Friday, September 27, 2013

Our brief permanences

I inherited three things from my grandfather — a gun, a bust of Robert E. Lee, and a globe. The latter, faded and dusty, a large swath of the Pacific Ocean missing where the cardboard peeled away after years of sitting in a basement, shows a world that lasted less than a year. There's no date but the Mali Federation, a union of Senegal and Mali, existed for only three months in 1960. But here it is indelible like the Aden Protectorate, Dahomey, Australian Papa New Guinea, Spanish Sahara, the United Arab Republic. How like our literatures, these records of brief unions, of governments that split apart, of a world once cohesive but now a memory. But there is something to it, dear reader, to say we were here, this was and it left a mark.

Monday, September 16, 2013

a postcard

Tonight I walked down the frontage road to Shady Beach and sat and read a friend's poems. I looked up after reading and noticed what I hadn't before — the trees on the nes were starting to turn, tips all burnish and russet. The sun was under the trees but it was still light and a frail moon was ghosting at the horizon's edge. It was so beautiful that I thought of running home to fetch my camera so I could send a picture to you, my dearest reader. But we can't live like that, you and I, recreating presents, packaging memory. So I sat and watched the sky for a while and wished you were here.

Your last haircut

After years spent in the pursuit of self-improvement, let us be recalled to reality. It's not the loves and literatures we cultivate that define us, not those at all.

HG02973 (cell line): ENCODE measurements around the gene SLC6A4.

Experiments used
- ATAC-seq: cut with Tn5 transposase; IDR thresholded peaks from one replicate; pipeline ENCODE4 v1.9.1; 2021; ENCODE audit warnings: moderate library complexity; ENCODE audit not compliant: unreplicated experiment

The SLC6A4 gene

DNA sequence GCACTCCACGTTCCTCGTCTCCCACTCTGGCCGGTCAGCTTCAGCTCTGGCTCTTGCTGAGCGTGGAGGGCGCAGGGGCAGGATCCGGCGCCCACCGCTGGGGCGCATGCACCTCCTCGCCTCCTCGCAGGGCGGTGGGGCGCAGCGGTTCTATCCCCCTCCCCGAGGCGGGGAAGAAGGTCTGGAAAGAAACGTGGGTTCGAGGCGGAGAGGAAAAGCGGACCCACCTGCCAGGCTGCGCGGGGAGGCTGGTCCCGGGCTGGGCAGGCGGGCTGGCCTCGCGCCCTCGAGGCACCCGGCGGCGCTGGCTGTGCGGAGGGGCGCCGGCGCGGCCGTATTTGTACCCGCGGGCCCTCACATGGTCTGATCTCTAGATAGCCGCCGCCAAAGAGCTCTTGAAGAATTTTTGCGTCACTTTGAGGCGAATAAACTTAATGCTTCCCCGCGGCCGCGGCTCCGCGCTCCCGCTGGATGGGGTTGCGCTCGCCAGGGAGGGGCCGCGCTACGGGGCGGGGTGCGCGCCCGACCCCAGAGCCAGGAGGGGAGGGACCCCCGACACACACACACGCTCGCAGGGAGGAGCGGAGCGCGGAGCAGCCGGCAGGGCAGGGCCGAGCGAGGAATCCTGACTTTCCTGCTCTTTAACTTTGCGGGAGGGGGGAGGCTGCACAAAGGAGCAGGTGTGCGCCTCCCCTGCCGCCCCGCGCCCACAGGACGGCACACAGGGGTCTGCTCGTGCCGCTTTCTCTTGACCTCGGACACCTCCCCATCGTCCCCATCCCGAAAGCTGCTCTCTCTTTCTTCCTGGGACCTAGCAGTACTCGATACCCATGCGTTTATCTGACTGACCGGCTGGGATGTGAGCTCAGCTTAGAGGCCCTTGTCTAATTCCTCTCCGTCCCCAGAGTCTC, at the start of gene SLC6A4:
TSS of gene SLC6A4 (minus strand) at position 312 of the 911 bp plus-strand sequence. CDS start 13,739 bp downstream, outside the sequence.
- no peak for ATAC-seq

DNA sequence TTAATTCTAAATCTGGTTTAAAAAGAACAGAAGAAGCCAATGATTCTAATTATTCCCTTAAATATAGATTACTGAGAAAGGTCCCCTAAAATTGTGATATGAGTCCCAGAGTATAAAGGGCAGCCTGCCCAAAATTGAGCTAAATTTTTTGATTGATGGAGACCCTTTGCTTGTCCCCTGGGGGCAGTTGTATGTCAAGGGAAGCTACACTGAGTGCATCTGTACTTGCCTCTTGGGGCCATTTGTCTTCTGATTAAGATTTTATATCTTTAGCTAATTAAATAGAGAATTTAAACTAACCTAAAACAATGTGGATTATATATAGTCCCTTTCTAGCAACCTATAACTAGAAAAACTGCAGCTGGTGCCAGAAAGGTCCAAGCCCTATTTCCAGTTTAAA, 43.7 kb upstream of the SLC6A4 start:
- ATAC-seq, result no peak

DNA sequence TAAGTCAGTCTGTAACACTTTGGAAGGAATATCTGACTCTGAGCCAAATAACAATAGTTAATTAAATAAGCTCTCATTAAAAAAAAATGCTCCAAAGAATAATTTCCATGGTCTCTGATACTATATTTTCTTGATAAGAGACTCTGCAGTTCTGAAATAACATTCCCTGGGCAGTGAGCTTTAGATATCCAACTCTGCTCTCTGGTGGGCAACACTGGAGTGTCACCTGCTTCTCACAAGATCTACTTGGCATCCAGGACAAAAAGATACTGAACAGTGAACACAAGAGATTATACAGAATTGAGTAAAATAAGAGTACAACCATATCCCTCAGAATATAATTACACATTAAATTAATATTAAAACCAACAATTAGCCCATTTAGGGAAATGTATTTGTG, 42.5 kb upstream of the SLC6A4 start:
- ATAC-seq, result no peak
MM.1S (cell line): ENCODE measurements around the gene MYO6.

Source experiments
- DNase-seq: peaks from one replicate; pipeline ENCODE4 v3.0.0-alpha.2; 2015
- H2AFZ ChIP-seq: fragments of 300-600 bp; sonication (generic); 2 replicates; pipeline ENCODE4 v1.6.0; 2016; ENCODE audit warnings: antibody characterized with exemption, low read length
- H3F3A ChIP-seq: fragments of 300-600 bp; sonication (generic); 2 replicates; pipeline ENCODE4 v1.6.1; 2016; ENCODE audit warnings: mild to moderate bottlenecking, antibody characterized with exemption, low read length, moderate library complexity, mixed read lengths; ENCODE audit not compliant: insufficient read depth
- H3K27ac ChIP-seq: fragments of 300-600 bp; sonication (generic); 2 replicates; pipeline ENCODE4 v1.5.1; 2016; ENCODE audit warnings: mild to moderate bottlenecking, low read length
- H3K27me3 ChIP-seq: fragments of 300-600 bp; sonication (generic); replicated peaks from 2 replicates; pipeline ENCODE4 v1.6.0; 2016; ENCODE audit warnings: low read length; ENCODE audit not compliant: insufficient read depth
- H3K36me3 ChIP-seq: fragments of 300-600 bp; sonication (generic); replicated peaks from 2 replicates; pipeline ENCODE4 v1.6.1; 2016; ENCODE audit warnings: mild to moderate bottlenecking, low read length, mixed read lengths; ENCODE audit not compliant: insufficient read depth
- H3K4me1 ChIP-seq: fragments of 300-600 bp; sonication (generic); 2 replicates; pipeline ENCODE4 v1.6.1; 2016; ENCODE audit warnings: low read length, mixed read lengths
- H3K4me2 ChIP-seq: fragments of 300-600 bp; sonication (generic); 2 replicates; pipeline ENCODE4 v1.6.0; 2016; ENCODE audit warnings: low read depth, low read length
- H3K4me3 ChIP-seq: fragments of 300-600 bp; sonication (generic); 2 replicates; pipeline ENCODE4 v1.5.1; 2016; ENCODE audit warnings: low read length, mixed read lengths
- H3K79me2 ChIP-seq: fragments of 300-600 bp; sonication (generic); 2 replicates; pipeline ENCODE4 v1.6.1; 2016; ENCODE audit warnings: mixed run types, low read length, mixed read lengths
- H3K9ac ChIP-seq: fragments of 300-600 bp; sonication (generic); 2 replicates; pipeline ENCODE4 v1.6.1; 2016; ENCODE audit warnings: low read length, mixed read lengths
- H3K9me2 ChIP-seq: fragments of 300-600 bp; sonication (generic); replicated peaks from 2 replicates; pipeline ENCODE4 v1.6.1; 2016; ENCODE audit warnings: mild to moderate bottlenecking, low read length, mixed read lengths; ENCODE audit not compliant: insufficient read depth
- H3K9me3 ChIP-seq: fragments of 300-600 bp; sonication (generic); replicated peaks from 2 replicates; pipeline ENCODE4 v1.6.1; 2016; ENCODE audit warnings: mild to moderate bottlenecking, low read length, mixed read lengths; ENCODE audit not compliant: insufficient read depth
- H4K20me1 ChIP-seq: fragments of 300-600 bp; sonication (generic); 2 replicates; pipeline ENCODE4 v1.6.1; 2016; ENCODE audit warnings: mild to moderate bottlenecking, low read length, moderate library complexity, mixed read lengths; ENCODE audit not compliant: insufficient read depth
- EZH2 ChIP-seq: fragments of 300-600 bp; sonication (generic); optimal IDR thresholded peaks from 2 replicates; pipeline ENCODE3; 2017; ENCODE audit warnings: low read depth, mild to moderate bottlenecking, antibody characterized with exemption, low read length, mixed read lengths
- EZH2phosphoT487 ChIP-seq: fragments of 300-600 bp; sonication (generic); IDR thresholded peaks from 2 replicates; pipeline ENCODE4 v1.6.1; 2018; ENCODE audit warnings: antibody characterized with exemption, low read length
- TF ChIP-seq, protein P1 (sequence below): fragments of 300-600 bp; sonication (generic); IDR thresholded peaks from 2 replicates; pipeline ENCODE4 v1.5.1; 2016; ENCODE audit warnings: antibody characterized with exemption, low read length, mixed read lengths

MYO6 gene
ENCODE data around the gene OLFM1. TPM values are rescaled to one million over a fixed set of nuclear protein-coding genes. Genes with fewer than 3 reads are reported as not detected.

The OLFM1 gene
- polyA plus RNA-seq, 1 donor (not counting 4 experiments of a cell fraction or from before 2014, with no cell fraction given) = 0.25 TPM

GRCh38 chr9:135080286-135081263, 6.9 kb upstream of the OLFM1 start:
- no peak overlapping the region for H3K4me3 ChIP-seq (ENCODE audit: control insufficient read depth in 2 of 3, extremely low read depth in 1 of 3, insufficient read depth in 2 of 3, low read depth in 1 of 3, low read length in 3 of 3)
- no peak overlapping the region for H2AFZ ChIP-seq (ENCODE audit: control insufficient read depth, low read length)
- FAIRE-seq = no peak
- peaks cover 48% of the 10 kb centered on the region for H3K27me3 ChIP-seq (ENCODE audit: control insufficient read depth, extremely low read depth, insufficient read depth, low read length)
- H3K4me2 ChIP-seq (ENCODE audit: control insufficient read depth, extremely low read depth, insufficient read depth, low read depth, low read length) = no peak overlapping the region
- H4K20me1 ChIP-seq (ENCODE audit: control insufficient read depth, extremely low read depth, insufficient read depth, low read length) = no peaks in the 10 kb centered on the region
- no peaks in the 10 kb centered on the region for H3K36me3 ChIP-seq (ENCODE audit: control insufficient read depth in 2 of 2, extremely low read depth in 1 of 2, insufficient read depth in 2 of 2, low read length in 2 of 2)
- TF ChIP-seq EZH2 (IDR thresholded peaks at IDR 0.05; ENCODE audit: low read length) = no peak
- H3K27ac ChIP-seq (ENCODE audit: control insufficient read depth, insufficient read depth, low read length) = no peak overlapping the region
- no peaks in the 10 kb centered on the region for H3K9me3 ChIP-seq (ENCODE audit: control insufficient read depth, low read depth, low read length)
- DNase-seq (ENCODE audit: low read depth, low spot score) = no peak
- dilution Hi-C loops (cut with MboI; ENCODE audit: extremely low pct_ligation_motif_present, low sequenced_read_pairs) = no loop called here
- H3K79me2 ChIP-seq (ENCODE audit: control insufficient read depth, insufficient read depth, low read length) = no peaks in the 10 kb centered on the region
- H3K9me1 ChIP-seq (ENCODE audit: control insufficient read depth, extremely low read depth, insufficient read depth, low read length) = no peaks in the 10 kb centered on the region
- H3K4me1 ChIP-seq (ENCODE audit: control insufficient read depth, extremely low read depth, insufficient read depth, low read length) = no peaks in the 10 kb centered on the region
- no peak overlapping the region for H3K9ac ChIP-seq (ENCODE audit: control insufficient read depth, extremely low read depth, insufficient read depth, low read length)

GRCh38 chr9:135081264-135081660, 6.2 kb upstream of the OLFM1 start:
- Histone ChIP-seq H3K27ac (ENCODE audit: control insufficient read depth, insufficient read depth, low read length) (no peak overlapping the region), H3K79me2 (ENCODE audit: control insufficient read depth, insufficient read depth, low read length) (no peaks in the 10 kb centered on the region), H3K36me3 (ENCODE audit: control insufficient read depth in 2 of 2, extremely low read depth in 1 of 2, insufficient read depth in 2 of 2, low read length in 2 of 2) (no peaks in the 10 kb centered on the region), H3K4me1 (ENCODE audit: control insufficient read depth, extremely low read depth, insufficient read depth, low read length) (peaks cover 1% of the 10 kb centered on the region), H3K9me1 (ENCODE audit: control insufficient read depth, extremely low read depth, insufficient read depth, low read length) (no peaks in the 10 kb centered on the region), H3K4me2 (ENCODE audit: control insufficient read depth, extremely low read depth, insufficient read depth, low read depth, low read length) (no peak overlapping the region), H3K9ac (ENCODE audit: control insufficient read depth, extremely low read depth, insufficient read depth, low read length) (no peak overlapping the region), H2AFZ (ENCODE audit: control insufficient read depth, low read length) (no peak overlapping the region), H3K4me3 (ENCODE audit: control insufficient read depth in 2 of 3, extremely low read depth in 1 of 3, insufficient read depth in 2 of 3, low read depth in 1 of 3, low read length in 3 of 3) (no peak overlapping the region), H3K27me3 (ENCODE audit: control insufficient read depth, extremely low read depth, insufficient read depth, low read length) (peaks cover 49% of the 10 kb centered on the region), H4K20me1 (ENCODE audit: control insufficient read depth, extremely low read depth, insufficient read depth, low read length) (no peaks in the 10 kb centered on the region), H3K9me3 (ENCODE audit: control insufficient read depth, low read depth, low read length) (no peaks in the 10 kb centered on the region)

Sunday, September 15, 2013

Lenten Psalm Translation Contest - A Followup

The two years of the Lenten Psalm Translation Contest, held here on this blog, have garnered submissions of great beauty and variety. Winners and runners-up have taken their pieces on to Image Journal, The Missouri Review, A-Minor Magazine, and other publications. This year's winner, Jen Hinst-White, submitted her winning psalm sandwiched in an essay about miscarriage. Reading her submission, I experienced awe - in the original sense of the word. I was humbled to be complicit in the creation of something so weighty and beautiful; and I was moved to a great silence of understanding, remembering the days surrounding the loss of my own daughter.

Jen's full essay appeared recently, in two parts, on the Image Journal blog, Good Letters. You can read Hinst-White's full essay at Good Letters - part onepart two. And her psalm appears below.

To the Pilot Bridegroom

      after Psalm 25

At your hangar door I toss me: a paper plane.
Bring me in from the rain—take me ragged, and keep me
            all clear of the suck of the great turbines
Collect me and read me, wee stormied scrap,
            and scrap those still scrapping us windward,
            O God—
Don’t forget. Fold aright, and write New on my wing—
make limp paper sing—here, then, the wait—
but love’s side-lying
Eight guides all your flights. Right? Remind me. Remind me.
Find me kindly. Not back in my writhing, wriggling loose of my binding—
            forgive me, still wild—
God of the Polestar. Pilot Bridegroom. Pied Guider.
He gathers scorched ribbons for the tails of his kites.
If he finds paper squares, he folds cranes for his skies,
and so newsprint shares airspace with stars.

Lines Written between Dublin and Keflavik

These words are not meant to be read in their entirety. Skim them the way this plane skims the cloud layer, jostling sometim...